None of this is to say that the TPP will make easy progress. And as far as India and America are concerned, we have not even been able to work out an investment treaty so far. Moreover, American positions on outsourcing and visas for Indians are incomprehensible, especially for a country that touts the benefits of free trade. The known clauses of the proposed TPP – for the details are closely held – also suggests that India will have difficulties with some of the commitments on labour standards, on environmental obligations and on intellectual property issues. Granting all of this, it is still at least worth India’s while to take the dialogue forward. Several of the current negotiating members of the TPP began by becoming observers in the dialogue. This should certainly be something for India to consider favourably too.
We also need to understand that our current economic slow-down is not one that will be fixed easily or quickly, notwithstanding the positive assertions being made at the official level. The days when we took a 6-7 percent GDP growth rate as a given are gone, and it will take careful policy planning to get back to a steady and high rate of growth. We are going to need all the leverage that the world’s largest economy can provide. America is clearly fashioning a new economic strategy, the twin pillars of which are the TPP and its mirror in the Atlantic region. The obvious exclusions are the BRICS countries, and they will lose out on economic opportunities if these strategies come to fruition. Not surprisingly, Goldman Sachs, the originator of the term BRIC, has recently stated that the judgement on them was mistaken.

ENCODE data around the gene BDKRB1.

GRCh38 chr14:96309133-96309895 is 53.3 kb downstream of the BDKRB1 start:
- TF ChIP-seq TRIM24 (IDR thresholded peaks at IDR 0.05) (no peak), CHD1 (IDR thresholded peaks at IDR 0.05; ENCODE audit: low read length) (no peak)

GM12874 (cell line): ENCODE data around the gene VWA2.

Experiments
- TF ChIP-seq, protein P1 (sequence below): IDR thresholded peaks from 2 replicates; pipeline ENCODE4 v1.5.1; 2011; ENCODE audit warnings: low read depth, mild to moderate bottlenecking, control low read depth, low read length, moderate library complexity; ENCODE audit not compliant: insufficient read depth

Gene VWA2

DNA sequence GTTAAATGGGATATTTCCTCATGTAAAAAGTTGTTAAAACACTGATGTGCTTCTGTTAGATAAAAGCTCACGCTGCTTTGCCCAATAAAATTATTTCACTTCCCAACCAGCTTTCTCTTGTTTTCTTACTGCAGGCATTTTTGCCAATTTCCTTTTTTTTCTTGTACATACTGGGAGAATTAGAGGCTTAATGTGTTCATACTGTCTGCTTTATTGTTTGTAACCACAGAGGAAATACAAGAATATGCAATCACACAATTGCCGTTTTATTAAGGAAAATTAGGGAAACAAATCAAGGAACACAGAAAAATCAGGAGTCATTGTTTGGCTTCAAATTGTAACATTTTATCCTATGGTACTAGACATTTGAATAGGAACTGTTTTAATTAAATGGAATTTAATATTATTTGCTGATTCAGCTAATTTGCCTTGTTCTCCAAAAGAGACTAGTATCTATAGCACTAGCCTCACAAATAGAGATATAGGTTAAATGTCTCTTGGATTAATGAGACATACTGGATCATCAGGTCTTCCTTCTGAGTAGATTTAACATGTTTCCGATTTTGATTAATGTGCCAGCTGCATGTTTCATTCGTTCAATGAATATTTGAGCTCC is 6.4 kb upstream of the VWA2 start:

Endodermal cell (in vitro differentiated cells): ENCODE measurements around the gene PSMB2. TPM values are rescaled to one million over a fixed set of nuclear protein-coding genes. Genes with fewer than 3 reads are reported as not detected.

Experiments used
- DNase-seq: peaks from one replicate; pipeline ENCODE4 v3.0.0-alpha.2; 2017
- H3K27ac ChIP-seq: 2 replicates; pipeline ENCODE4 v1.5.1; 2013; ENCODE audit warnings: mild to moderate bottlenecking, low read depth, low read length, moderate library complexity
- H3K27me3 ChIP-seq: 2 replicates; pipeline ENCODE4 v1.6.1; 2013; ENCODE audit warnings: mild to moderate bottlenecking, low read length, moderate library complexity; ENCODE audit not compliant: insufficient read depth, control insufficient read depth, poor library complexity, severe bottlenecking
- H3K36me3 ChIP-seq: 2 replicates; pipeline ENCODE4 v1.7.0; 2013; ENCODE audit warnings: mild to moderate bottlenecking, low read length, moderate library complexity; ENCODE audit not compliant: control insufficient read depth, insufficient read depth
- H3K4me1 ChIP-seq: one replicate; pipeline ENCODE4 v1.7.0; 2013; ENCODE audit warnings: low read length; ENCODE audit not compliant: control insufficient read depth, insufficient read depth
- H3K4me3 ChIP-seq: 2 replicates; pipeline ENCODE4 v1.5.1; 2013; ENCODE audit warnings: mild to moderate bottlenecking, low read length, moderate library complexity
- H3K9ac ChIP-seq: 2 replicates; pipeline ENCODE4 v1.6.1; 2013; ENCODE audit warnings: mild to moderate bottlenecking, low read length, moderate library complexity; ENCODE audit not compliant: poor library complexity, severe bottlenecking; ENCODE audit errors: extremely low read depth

For the doubters, Biden had a word of caution – it is not a good idea to bet against America. This piece of advice is particularly valid for Indian audiences, who have largely convinced themselves that America is yesterday’s story, and China is tomorrow’s. Judging by the kind of writing that we are seeing in the Chinese press, this latter conclusion needs very careful examination. As does the theory of America’s decline – and here Biden’s admonition was on the mark.
Thus, the visit of Vice President has left much of substance for the Indian policy makers to chew on. Although it was largely projected as a visit to prepare for Prime Minister Singh’s visit to the US, it went well beyond this, as it should have done. And to the extent that it was a curtain-raiser for the visit of the Prime Minister, it would be good if our side did have well-argued positions on the issues discussed above. They do not, of course, exhaust the agenda, which is full of urgent and operational matters of concern, not least to do with Afghanistan. But there are longer-term currents flowing globally and across the Asia- Pacific region that will affect us materially in the coming years. It would be good if we were to move with serious intent on these issues.